Liverpool face challenge to maintain perfect start: Premier League talking points
After a two-week hiatus the Premier League returns to action this weekend.
Liverpool, Chelsea and Watford all have 100 per cent records at the top, while West Ham United are the only side yet to have a point to their name.
Here is a look at some of what to watch for when the season restarts on Saturday.
Can Liverpool keep up their perfect start?
Tottenham Hotspur, Paris Saint-Germain, Southampton, Chelsea, Chelsea, Napoli, Manchester City: it amounts to one of the most demanding months any club will have this season.
In Liverpool’s case, it has come early. It would be remarkable if their immaculate start continues for the next seven games. It would be an achievement if a defence that has only conceded once so far boasts a similarly formidable record by the next international break.
It represents a test of both Alisson, Jurgen Klopp’s new goalkeeper, and their title aspirations. Two seasons ago, Liverpool were defined by their results against the top clubs.
Last season, their league results against the best, apart from beating Manchester City, were less distinguished. With a tough Uefa Champions League group, they need to excel against the peers on either an English or a European stage.
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Can Mourinho improve Manchester United’s defence?
When the fixture list pitted Watford against Manchester United in September, there was always the chance one of them would have a 100 per cent record; few, however, thought it would be Watford.
Instead United have been beaten twice and go to Vicarage Road with a worse defensive record than Bournemouth, Cardiff City and Wolverhampton Wanderers, as well as Watford.
They go there without the concussed Luke Shaw, their one defender to enhance his reputation this season. Jose Mourinho’s frustration at not landing another centre-back in the summer is well known; now he has to work with the five he has got.
Reintegrating Eric Bailly, United’s best central defender but a player who has gone unused since the defeat at Brighton & Hove Albion, would be a help a manager who has proved he can build frugal back fours before.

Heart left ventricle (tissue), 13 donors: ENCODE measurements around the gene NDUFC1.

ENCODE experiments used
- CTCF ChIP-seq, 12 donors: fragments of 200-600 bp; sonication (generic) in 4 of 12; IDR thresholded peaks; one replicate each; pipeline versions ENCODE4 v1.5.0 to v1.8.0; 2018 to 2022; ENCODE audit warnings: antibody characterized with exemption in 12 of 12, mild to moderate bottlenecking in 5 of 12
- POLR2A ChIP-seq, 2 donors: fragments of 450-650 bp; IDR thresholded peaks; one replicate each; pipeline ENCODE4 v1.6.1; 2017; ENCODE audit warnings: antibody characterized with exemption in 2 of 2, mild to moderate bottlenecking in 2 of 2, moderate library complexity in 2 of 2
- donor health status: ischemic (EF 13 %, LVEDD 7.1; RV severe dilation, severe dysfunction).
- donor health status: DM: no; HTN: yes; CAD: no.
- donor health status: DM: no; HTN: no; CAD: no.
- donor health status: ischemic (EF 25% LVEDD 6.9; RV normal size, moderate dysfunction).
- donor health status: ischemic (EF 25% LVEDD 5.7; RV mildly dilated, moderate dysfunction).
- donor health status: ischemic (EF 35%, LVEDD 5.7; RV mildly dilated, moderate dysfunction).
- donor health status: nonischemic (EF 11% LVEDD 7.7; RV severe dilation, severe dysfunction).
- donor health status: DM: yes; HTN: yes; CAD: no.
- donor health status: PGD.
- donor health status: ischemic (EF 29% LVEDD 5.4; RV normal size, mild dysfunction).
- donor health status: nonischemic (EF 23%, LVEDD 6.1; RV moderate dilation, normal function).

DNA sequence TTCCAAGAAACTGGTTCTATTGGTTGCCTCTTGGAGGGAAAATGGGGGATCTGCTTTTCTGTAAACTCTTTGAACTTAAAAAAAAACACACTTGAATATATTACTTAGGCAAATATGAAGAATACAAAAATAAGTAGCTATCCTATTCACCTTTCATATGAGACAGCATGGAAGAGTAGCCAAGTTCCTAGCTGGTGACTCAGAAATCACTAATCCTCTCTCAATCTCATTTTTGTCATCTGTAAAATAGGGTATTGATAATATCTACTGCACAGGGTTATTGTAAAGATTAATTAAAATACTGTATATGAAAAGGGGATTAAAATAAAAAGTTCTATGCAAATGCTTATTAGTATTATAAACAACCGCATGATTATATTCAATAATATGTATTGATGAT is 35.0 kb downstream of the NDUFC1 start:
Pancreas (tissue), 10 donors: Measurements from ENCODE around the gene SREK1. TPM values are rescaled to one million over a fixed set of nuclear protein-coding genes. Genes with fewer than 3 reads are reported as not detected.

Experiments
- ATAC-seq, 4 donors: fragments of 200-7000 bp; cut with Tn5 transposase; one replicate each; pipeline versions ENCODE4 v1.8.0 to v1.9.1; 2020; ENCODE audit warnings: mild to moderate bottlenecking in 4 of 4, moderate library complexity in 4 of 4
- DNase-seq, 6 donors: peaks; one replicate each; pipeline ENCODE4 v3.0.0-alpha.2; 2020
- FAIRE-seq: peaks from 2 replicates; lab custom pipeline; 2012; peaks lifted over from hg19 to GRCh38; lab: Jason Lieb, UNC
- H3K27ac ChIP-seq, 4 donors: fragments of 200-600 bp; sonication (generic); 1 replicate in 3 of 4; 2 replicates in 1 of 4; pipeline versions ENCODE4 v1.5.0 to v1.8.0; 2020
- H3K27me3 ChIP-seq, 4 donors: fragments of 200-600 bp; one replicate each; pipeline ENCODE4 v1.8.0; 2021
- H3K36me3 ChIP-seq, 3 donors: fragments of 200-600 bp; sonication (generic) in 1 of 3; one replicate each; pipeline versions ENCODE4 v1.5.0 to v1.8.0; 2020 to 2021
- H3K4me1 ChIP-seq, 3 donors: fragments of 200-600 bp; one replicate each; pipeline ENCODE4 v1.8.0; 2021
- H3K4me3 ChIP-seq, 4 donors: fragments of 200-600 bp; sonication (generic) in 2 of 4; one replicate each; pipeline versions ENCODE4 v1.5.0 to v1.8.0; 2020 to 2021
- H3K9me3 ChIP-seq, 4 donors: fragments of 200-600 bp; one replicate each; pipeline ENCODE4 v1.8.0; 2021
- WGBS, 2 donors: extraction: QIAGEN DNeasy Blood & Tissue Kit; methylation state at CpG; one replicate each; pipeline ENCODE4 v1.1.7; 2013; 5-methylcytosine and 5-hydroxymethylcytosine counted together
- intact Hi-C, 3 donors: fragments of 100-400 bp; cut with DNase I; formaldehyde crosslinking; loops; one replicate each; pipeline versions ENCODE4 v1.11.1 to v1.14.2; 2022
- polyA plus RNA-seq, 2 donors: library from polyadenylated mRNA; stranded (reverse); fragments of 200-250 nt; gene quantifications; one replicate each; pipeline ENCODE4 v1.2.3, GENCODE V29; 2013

Can Manchester City cope without Kevin de Bruyne?
Manchester City made a superb start to the season without Kevin de Bruyne, beating Chelsea in the Community Shield and then taking the lead against Arsenal in the Premier League before his introduction.
Once the Belgian was ruled out with a knee injury, they initially coped wonderfully, hammering Huddersfield Town 6-1. Yet his absence was felt more in the draw at Wolves and the narrow win over Newcastle.
Even in a City squad with many technical players and plenty of match-winners, De Bruyne’s long passing and ability to shoot from range make him unique. It can make him feel irreplaceable.
Is life going to get easier for West Ham?
Bottom and pointless, West Ham United’s next three home games are against Chelsea, Manchester United and Tottenham.
It makes it very possible that a club who spent £100 million (Dh478.3m) in the summer will have to wait until November for a first league win. Vice-chairman Karren Brady has already felt compelled to say the board are backing manager Manuel Pellegrini.
For his part, the Chilean could do with discovering his strongest side – Ukraine international Andriy Yarmolenko has been strangely benched so far and the midfield requires a ball-winner to give the rest of the side a platform to play – and tightening up a poor and porous defence. Because, already, they risk being cast adrift by relegation rivals.
Will clubs belatedly unleash their summer signings?
Not everyone rushes to use their new purchases. The opening month of the campaign was notable for the summer signings who, while some were injured, did not feature – Liverpool’s Fabinho, Arsenal’s Bernd Leno, Everton’s Yerry Mina and Bernard, Wolves’ Leander Dendoncker, Manchester United’s Diogo Dalot – or who did not start, such as Crystal Palace’s Max Meyer and Cheikhou Kouyate, Arsenal’s Lucas Torreira, Brighton's Alireza Jahanbakhsh, Burnley’s Matej Vydra, Liverpool’s Xherdan Shaqiri, Wolves’ Adama Traore, in the top flight.
With more time in a new environment and with some clubs needing to rotate because of European commitments, they may belatedly be given a chance to show what they can do.